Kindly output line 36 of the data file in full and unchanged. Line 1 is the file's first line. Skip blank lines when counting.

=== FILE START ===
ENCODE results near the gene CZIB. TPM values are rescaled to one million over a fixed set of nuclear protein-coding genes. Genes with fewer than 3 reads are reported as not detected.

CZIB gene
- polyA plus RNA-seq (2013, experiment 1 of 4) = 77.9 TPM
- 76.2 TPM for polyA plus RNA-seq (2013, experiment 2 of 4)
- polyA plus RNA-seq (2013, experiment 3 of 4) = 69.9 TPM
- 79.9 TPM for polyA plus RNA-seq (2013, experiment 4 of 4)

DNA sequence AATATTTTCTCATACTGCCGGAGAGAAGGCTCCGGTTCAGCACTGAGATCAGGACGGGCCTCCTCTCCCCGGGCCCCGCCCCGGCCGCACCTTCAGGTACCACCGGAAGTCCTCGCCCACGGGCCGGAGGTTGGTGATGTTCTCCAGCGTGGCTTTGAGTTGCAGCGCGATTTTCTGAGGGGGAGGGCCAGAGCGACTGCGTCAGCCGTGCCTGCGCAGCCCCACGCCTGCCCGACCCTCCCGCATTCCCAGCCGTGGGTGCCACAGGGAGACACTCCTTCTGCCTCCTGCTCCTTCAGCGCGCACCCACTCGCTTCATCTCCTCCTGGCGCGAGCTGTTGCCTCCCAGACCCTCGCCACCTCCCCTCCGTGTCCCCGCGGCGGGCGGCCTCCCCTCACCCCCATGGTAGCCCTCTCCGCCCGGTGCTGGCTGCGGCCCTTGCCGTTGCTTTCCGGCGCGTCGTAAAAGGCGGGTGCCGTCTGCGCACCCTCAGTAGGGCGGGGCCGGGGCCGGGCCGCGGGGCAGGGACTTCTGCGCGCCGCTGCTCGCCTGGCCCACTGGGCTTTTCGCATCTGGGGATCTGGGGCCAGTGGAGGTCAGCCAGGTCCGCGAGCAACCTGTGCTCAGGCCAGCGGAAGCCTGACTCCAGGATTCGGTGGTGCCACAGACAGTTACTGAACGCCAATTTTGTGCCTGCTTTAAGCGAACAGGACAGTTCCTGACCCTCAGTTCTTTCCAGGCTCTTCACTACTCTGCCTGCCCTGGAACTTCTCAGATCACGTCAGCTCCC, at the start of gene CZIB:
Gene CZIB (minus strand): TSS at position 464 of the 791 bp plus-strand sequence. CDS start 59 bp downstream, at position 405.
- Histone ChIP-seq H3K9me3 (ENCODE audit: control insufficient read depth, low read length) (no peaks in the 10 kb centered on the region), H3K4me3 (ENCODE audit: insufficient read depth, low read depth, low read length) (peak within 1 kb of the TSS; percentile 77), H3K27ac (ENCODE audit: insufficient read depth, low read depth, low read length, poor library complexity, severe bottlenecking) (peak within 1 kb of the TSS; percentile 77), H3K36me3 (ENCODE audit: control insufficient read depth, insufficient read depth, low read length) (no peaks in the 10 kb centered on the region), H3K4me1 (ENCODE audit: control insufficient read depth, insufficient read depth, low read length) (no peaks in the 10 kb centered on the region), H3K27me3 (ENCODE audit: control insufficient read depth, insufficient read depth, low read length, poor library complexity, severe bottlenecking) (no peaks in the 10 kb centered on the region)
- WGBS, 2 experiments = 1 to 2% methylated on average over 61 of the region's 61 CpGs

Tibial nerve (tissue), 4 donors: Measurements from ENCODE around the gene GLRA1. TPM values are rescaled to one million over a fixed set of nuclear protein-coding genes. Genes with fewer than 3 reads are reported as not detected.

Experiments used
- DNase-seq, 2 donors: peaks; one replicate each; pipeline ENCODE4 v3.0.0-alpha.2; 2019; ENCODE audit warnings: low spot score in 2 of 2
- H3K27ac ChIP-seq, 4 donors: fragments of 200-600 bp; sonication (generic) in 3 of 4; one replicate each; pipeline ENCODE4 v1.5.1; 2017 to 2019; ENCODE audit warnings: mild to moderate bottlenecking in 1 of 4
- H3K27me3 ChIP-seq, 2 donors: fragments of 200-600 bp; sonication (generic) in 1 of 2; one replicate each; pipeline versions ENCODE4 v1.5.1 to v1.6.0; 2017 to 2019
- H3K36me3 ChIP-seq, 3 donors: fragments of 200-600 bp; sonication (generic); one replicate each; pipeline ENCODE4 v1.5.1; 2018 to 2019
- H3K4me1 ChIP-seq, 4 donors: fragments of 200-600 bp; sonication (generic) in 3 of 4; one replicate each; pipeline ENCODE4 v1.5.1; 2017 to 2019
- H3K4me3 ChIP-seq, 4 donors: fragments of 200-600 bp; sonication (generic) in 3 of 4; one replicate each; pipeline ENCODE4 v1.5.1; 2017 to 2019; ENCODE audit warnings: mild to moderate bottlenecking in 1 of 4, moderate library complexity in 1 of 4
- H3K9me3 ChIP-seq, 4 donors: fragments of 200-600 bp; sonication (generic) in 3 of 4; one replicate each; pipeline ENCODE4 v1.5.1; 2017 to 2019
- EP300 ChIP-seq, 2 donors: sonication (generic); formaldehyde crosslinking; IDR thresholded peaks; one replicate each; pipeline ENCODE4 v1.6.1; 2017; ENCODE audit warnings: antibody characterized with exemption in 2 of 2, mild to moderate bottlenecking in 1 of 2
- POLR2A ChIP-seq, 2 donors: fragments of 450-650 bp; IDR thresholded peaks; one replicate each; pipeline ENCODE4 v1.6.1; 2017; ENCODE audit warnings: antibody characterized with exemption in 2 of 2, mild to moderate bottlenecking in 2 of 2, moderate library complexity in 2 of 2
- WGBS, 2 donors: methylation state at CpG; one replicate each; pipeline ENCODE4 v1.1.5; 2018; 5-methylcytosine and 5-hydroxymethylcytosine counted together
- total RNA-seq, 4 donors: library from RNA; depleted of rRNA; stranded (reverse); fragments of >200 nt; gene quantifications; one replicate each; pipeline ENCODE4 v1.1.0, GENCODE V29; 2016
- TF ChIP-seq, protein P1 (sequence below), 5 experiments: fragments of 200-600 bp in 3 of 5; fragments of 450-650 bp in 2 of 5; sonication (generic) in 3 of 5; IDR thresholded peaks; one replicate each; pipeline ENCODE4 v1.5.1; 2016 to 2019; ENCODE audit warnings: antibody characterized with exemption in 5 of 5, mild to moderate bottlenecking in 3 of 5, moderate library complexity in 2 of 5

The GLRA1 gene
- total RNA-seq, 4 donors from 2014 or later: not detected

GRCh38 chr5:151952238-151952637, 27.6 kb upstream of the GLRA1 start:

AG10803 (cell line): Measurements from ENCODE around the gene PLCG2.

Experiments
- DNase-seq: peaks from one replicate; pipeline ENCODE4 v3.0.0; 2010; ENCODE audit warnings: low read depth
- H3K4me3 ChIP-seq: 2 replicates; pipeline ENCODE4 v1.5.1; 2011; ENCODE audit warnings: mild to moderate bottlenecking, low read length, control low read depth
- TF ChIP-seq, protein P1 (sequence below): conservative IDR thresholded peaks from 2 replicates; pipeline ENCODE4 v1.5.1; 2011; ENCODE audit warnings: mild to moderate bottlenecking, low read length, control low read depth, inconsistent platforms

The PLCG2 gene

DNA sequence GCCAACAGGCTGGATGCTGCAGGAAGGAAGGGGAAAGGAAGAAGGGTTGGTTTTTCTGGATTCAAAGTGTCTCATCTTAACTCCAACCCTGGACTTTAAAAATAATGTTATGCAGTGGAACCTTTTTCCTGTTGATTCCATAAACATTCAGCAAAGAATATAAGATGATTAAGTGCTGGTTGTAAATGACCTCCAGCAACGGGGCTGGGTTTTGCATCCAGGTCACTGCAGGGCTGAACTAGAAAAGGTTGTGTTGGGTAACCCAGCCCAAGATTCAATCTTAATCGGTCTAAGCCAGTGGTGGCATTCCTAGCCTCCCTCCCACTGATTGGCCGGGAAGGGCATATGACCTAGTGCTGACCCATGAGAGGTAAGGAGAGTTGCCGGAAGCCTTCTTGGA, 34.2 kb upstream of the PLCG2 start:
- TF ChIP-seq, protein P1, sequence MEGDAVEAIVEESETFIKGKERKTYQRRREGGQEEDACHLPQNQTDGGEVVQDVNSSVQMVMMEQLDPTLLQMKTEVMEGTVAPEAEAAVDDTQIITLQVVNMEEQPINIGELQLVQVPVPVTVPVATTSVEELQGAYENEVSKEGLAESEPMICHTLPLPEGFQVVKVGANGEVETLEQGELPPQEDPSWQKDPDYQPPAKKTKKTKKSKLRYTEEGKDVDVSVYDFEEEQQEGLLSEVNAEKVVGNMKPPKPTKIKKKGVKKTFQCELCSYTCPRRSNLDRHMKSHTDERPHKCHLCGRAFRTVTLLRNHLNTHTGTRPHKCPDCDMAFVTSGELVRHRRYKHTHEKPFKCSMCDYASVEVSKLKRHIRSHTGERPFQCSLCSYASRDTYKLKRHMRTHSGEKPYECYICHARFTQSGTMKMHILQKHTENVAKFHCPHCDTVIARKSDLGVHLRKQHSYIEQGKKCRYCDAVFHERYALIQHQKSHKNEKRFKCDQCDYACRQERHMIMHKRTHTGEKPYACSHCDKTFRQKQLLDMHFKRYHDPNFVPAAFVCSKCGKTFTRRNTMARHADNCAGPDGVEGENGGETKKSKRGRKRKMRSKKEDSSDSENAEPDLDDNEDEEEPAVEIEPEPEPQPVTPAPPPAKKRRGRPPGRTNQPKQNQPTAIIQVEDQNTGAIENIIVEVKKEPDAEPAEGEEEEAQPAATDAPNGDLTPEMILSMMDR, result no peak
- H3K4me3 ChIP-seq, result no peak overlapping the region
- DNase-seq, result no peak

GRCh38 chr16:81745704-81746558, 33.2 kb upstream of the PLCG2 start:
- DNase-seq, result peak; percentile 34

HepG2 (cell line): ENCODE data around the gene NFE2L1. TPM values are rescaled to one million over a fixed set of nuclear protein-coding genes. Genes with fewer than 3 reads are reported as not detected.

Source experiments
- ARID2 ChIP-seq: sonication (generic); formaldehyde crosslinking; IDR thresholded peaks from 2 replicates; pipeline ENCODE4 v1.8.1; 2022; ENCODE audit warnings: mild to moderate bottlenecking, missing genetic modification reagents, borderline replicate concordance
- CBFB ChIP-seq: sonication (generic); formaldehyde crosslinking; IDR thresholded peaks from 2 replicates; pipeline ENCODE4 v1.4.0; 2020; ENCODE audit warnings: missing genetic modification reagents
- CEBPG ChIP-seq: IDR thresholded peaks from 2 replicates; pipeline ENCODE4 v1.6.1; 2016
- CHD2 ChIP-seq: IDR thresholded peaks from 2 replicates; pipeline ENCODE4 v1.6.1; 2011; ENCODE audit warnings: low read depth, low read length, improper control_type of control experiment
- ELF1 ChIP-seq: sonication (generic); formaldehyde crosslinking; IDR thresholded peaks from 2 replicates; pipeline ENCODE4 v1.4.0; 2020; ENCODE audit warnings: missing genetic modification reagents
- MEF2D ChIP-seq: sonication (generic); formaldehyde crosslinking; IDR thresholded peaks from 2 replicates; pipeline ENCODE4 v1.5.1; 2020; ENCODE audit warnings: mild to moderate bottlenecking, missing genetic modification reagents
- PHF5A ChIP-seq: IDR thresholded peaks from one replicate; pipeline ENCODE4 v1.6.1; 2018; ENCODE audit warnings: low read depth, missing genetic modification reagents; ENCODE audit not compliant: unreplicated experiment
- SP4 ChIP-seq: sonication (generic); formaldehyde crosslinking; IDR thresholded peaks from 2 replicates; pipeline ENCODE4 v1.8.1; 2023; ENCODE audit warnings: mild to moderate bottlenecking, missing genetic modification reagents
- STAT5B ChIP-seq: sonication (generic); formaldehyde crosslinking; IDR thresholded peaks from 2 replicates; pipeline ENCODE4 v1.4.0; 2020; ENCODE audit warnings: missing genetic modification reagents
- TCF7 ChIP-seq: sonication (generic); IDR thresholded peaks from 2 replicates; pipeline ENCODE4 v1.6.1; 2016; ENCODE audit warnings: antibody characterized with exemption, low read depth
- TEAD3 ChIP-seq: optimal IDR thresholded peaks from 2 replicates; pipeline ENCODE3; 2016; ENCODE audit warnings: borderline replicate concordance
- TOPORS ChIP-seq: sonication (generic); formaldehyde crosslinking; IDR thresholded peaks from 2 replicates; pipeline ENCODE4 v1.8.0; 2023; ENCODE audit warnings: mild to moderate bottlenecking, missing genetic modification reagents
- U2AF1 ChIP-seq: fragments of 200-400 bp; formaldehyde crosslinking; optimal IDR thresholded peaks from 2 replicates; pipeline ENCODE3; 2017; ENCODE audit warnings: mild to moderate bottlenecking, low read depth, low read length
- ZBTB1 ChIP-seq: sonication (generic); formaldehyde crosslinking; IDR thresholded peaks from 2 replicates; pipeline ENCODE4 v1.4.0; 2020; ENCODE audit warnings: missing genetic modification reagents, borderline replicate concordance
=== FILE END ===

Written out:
- H3K4me3 ChIP-seq, result no peak overlapping the region